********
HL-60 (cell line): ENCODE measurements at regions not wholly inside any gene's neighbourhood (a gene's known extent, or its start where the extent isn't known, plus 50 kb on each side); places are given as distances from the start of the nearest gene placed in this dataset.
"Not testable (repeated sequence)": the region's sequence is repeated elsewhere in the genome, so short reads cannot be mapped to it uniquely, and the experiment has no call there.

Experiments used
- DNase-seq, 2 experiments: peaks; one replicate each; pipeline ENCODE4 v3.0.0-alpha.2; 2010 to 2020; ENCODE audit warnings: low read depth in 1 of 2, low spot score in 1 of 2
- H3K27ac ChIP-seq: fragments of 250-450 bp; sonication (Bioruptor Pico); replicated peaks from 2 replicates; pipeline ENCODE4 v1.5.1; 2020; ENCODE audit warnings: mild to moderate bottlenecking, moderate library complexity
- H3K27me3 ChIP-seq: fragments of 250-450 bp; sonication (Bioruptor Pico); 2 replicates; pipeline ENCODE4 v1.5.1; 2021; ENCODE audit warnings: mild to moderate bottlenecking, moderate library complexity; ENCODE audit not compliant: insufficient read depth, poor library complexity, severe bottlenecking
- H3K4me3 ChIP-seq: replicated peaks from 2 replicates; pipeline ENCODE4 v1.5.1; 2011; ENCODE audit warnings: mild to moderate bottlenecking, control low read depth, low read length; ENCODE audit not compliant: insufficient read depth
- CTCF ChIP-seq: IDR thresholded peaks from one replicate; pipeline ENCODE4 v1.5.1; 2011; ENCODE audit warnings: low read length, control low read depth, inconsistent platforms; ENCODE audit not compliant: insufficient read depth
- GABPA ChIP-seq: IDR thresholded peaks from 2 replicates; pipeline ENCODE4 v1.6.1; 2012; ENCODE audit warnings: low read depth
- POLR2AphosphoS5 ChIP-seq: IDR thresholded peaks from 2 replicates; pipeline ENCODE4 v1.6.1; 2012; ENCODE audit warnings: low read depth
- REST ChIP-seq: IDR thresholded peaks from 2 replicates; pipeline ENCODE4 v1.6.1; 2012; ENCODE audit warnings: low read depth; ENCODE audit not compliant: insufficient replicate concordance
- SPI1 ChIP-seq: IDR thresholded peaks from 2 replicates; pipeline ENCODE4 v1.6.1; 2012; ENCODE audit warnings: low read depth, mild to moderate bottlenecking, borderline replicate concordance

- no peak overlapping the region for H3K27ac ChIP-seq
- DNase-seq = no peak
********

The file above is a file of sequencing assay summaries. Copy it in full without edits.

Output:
HL-60 (cell line): ENCODE measurements at regions not wholly inside any gene's neighbourhood (a gene's known extent, or its start where the extent isn't known, plus 50 kb on each side); places are given as distances from the start of the nearest gene placed in this dataset.
"Not testable (repeated sequence)": the region's sequence is repeated elsewhere in the genome, so short reads cannot be mapped to it uniquely, and the experiment has no call there.

Experiments used
- DNase-seq, 2 experiments: peaks; one replicate each; pipeline ENCODE4 v3.0.0-alpha.2; 2010 to 2020; ENCODE audit warnings: low read depth in 1 of 2, low spot score in 1 of 2
- H3K27ac ChIP-seq: fragments of 250-450 bp; sonication (Bioruptor Pico); replicated peaks from 2 replicates; pipeline ENCODE4 v1.5.1; 2020; ENCODE audit warnings: mild to moderate bottlenecking, moderate library complexity
- H3K27me3 ChIP-seq: fragments of 250-450 bp; sonication (Bioruptor Pico); 2 replicates; pipeline ENCODE4 v1.5.1; 2021; ENCODE audit warnings: mild to moderate bottlenecking, moderate library complexity; ENCODE audit not compliant: insufficient read depth, poor library complexity, severe bottlenecking
- H3K4me3 ChIP-seq: replicated peaks from 2 replicates; pipeline ENCODE4 v1.5.1; 2011; ENCODE audit warnings: mild to moderate bottlenecking, control low read depth, low read length; ENCODE audit not compliant: insufficient read depth
- CTCF ChIP-seq: IDR thresholded peaks from one replicate; pipeline ENCODE4 v1.5.1; 2011; ENCODE audit warnings: low read length, control low read depth, inconsistent platforms; ENCODE audit not compliant: insufficient read depth
- GABPA ChIP-seq: IDR thresholded peaks from 2 replicates; pipeline ENCODE4 v1.6.1; 2012; ENCODE audit warnings: low read depth
- POLR2AphosphoS5 ChIP-seq: IDR thresholded peaks from 2 replicates; pipeline ENCODE4 v1.6.1; 2012; ENCODE audit warnings: low read depth
- REST ChIP-seq: IDR thresholded peaks from 2 replicates; pipeline ENCODE4 v1.6.1; 2012; ENCODE audit warnings: low read depth; ENCODE audit not compliant: insufficient replicate concordance
- SPI1 ChIP-seq: IDR thresholded peaks from 2 replicates; pipeline ENCODE4 v1.6.1; 2012; ENCODE audit warnings: low read depth, mild to moderate bottlenecking, borderline replicate concordance

- no peak overlapping the region for H3K27ac ChIP-seq
- DNase-seq = no peak